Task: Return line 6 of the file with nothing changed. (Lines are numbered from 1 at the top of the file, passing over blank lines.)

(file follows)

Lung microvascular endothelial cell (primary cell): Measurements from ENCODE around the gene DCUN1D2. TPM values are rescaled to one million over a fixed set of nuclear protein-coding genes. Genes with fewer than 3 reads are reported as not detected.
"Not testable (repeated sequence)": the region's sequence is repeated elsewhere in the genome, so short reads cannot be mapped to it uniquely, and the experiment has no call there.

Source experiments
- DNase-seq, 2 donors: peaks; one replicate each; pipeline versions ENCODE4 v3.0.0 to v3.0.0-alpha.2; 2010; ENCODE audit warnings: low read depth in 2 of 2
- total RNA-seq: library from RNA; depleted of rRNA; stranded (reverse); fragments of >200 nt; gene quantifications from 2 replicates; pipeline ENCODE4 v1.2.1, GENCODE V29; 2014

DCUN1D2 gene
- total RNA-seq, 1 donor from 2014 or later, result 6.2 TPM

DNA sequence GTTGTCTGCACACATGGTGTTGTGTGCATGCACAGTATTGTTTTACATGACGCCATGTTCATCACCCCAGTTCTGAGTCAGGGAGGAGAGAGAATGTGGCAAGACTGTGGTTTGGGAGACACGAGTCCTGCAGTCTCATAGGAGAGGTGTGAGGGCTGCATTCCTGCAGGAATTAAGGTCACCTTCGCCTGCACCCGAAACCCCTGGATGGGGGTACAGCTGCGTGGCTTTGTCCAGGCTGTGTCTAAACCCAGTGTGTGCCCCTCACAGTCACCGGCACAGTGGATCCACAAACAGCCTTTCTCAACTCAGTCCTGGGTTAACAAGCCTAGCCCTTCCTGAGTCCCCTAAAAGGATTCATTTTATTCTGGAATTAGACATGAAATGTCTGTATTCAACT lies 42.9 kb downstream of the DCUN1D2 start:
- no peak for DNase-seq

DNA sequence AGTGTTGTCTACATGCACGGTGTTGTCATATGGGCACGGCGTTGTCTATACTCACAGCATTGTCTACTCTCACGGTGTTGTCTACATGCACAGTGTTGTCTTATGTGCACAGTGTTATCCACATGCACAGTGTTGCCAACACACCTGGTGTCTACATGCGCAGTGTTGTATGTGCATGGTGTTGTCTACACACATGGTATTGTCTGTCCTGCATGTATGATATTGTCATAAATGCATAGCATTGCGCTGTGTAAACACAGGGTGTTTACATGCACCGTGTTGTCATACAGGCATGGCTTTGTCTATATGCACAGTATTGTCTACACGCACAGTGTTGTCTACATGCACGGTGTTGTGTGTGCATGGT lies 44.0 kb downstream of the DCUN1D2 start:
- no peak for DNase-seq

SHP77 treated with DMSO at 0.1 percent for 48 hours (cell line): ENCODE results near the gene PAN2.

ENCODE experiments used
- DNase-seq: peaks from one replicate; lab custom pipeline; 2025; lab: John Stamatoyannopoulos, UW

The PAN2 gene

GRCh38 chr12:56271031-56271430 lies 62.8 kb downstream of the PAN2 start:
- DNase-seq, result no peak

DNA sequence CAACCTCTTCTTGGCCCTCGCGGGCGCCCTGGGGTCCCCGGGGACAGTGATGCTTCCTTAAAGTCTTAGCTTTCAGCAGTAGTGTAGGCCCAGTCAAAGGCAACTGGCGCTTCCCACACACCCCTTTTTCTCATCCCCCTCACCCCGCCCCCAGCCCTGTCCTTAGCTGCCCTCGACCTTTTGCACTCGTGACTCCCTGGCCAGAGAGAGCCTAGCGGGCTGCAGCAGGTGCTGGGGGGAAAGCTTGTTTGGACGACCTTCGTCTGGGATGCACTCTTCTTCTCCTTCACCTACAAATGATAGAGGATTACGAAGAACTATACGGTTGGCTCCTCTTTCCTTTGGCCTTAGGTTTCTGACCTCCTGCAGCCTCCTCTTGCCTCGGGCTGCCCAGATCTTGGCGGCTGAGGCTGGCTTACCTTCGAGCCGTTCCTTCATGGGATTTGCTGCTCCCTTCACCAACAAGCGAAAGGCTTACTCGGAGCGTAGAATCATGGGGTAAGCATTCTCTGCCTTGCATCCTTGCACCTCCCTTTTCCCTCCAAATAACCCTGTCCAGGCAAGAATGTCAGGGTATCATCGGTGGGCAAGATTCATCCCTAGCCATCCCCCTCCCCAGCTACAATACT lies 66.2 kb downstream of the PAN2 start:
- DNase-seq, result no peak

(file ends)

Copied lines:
DCUN1D2 gene